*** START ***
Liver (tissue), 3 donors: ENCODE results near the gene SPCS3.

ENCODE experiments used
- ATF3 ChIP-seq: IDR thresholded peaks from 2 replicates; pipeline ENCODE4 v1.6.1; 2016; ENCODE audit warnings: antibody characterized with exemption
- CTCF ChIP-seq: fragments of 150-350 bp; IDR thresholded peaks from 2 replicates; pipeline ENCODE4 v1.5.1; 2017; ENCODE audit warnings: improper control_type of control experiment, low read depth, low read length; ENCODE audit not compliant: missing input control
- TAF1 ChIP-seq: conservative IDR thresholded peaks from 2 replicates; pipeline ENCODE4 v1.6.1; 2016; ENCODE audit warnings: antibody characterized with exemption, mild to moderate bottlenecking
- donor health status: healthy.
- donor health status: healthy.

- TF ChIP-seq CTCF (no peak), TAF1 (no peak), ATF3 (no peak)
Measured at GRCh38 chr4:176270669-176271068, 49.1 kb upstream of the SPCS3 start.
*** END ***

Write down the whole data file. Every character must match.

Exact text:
Liver (tissue), 3 donors: ENCODE results near the gene SPCS3.

ENCODE experiments used
- ATF3 ChIP-seq: IDR thresholded peaks from 2 replicates; pipeline ENCODE4 v1.6.1; 2016; ENCODE audit warnings: antibody characterized with exemption
- CTCF ChIP-seq: fragments of 150-350 bp; IDR thresholded peaks from 2 replicates; pipeline ENCODE4 v1.5.1; 2017; ENCODE audit warnings: improper control_type of control experiment, low read depth, low read length; ENCODE audit not compliant: missing input control
- TAF1 ChIP-seq: conservative IDR thresholded peaks from 2 replicates; pipeline ENCODE4 v1.6.1; 2016; ENCODE audit warnings: antibody characterized with exemption, mild to moderate bottlenecking
- donor health status: healthy.
- donor health status: healthy.

- TF ChIP-seq CTCF (no peak), TAF1 (no peak), ATF3 (no peak)
Measured at GRCh38 chr4:176270669-176271068, 49.1 kb upstream of the SPCS3 start.